The well-documented challenges of both inter and intra supply chain operations presented by Latin America demand a different approach to the usual solutions a 21st century forwarder can rely upon.
Differing inter country compliance and customs regulations, fragmented track-and-trace visibility, cross-border delays, bureaucracy, and red tape combine to a forwarder’s already slim net margins targets across the globe. Added to this list is the challenging geography comprising jungles, mountains, deserts, and high altitudes coupled with years of under investment in infrastructure by successive governments across nations.
With a growing global network of independent freight forwarders, The WACO System’s tried-and-tested solution based on business through established relationships and local knowledge offers a clear path forward. Co-operation agreements with Latin America based forwarders in a bid to benefit from local bureaucracy know-how and local language skills are a part solution to the challenge. The WACO System provides high quality-assured collaboration with in-country experts that handle these chains and geographies daily.
An independent freight forwarder based in Poland may not have a regular need to export to Chile but being able to collaborate with a likeminded business in Santiago or Viña del Mar as and when needed makes a region that was off-limits immediately accessible. Furthermore, the favour is returned when the Chile-based operator needs to export to Poland and needs an in-country expert to move the cargo economically and efficiently. The limitations of this approach are reached when cargo needs to cross borders within Latin America. Each border presents different legislative and bureaucratic requirements, demanding the more flexible benefits of a network.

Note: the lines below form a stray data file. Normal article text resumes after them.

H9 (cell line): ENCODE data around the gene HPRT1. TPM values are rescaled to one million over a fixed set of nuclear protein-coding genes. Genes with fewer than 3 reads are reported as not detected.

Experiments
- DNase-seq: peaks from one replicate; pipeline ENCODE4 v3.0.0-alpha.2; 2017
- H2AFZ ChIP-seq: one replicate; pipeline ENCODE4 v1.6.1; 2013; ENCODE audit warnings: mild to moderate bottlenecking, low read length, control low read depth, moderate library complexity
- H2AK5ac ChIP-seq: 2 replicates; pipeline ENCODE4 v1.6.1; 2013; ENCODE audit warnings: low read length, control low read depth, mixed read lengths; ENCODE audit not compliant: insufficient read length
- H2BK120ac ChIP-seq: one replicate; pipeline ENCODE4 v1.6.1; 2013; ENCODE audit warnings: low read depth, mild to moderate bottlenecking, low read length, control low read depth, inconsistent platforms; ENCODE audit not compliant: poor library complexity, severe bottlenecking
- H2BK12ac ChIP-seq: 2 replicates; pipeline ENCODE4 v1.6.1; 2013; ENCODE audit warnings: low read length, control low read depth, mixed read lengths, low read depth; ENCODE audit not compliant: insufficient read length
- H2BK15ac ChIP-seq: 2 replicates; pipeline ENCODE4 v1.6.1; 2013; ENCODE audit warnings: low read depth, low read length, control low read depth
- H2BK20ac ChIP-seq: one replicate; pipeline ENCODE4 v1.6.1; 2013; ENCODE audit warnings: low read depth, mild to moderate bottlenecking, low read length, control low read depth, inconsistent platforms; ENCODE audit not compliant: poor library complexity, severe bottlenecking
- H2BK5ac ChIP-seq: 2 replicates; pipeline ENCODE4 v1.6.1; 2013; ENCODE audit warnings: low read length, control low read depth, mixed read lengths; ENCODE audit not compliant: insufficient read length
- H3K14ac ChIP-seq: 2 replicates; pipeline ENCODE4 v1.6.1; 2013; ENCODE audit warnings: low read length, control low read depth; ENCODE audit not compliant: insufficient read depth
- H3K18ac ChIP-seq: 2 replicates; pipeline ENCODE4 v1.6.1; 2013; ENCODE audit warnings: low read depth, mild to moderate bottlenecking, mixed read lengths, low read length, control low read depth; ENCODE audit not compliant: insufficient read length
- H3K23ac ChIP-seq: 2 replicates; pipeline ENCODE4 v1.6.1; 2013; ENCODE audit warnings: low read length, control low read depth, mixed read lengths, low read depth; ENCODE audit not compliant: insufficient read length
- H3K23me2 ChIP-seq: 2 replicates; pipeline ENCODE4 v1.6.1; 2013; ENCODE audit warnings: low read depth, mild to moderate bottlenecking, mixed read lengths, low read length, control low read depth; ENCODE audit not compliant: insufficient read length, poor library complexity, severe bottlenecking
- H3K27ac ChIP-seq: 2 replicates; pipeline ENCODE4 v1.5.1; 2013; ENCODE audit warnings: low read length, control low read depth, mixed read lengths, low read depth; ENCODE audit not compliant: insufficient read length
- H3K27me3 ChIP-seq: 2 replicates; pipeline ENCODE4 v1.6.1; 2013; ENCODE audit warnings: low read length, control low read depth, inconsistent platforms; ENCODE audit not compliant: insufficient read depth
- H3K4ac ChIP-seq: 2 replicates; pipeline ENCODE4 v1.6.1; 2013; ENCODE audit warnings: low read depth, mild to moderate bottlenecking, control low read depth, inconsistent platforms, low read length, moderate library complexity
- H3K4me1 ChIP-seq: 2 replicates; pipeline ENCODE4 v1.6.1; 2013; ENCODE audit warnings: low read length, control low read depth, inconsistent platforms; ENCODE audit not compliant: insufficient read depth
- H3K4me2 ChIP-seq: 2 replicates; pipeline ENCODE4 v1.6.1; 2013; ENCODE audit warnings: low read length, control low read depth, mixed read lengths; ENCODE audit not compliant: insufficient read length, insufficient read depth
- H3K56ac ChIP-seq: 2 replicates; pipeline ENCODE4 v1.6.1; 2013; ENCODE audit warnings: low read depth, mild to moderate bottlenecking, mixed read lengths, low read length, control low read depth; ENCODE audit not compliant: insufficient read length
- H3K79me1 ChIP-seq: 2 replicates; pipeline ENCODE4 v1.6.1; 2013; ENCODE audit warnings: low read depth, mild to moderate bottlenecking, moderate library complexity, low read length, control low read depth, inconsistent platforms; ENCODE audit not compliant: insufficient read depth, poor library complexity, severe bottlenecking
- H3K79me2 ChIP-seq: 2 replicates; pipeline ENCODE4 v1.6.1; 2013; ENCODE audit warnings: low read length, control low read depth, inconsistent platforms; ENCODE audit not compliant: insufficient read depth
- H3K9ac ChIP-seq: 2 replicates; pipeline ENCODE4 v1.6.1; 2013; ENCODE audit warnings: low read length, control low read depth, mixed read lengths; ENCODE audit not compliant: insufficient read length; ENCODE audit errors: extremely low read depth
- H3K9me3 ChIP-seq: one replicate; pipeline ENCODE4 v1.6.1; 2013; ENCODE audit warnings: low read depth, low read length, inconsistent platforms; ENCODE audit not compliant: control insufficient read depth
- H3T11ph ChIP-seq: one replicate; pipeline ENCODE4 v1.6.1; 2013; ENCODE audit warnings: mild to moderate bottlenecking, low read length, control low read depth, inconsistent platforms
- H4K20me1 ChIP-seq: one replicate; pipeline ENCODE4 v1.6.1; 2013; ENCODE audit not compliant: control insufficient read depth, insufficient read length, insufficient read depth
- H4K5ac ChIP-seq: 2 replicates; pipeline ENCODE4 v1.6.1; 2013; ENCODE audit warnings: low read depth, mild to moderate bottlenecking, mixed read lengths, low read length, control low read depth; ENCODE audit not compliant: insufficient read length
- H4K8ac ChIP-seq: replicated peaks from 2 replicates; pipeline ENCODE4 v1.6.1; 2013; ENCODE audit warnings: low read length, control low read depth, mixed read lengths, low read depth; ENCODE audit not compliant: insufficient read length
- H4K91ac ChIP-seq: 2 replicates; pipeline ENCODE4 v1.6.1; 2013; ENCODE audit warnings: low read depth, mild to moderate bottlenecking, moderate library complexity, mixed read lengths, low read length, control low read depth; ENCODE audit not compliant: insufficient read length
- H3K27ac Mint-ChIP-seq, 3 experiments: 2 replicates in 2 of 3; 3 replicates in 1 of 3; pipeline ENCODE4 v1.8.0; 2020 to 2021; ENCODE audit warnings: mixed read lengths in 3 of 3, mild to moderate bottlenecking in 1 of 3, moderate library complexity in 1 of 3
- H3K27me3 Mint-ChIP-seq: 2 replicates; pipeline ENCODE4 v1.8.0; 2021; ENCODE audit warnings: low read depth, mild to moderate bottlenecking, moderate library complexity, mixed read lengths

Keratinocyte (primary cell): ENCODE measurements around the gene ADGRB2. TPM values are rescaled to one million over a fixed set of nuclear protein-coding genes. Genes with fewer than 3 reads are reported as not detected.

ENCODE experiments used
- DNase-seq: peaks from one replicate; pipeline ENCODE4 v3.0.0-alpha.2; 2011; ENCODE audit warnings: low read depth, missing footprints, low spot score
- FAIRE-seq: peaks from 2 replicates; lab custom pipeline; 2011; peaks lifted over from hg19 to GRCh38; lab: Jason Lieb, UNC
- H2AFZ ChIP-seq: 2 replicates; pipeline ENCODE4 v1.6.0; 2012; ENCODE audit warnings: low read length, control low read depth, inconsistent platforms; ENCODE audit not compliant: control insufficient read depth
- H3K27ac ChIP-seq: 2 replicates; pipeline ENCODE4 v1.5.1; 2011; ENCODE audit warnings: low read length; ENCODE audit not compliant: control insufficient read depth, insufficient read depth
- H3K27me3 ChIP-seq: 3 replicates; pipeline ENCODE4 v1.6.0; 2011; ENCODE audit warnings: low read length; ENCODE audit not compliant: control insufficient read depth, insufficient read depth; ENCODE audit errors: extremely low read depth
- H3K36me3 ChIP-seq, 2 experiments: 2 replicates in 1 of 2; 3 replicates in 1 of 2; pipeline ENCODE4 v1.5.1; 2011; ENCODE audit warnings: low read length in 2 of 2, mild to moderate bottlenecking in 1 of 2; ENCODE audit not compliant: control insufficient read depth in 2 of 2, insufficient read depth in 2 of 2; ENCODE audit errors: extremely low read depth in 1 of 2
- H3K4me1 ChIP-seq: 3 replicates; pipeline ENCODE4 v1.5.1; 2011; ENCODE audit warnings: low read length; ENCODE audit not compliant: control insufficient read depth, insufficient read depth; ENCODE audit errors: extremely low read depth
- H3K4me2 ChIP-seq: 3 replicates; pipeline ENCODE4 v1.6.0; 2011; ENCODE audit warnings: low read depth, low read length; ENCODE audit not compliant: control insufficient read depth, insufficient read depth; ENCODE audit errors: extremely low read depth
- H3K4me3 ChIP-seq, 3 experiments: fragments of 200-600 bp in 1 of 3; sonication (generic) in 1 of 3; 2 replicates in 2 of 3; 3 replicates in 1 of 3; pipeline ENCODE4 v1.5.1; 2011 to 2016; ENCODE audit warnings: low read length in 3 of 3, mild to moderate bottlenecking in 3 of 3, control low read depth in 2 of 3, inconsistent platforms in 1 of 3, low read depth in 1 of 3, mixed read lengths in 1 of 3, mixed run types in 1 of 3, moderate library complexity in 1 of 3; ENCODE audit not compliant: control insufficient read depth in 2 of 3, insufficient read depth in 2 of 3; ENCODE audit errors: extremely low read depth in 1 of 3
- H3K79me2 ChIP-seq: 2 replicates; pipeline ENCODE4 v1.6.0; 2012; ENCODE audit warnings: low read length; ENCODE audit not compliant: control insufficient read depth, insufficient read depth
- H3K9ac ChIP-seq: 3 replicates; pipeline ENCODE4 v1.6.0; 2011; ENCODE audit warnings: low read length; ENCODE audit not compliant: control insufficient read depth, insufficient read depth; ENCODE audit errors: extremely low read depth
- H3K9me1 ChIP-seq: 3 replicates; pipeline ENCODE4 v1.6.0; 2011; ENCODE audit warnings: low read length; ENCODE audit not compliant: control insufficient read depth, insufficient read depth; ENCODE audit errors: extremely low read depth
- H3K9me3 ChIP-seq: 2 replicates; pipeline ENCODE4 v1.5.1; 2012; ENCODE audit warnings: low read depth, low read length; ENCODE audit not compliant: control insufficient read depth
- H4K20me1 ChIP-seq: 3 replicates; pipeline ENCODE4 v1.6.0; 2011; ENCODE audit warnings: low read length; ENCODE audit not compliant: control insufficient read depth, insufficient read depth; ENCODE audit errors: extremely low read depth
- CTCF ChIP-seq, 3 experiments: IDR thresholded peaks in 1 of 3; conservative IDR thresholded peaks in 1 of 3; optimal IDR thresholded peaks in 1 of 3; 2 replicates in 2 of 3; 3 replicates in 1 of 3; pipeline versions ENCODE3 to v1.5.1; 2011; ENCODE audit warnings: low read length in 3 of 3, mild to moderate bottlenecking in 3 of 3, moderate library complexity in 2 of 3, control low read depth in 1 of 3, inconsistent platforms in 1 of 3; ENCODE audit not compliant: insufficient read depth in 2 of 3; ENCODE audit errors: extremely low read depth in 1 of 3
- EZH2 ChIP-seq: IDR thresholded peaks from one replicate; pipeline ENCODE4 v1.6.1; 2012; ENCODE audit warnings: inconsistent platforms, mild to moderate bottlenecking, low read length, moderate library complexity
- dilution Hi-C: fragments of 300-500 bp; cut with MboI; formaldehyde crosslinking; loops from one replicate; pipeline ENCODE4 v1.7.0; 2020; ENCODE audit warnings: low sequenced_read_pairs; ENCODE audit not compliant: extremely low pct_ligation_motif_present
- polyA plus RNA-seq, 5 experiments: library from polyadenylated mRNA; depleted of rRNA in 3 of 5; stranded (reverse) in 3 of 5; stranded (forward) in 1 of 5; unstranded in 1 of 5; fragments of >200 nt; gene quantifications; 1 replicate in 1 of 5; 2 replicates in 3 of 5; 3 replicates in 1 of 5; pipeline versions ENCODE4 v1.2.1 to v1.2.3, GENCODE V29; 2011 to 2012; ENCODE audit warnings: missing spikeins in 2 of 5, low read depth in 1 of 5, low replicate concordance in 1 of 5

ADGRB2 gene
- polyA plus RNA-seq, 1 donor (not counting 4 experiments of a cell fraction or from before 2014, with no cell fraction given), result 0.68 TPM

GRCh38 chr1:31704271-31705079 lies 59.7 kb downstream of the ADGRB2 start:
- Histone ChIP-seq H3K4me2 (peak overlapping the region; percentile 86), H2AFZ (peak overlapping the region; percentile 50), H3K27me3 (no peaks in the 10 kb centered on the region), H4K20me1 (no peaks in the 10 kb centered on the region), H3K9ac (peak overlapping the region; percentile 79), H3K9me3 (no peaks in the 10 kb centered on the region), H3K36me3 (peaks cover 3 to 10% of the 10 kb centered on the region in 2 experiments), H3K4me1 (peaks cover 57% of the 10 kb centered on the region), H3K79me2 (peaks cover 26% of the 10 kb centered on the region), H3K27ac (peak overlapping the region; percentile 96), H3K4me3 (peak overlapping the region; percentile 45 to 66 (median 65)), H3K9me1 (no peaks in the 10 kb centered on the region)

WACO’s global network boasts 121 members in 116 countries with a combined network of more than 400 locations, employing over 21,000 freight professionals. In Latin America, The WACO System is growing and is already represented in 12 countries including Brazil, Chile, Uruguay, and Peru amounting to a network covering over half of the continent. This presents a well-established solution to the difficulties of moving trade between Latin American countries. Like-minded forwarders, already WACO members, collaborate on behalf of Europe based forwarders, for example, to expedite the movement of goods using local languages and colloquial tongues, avoiding bureaucratic bottlenecks, and lessening the chance of cross-border delays.
Nations across Latin America are poised for constant growth across 2022 and 2023, with the World Bank predicting 2.3 percent and 2.7 percent growth respectively across the continent. As Latin America continues to thrive, grow, and gain momentum, it will fall to local expertise and knowledge to make a success of supply chains that have been woefully neglected. The quality of business provided by local, independent forwarders can seldom be matched and the immediacy of The WACO System, with members already rooted in countries within Latin America, means it offers a dependable route today into what is set to be a growing market tomorrow.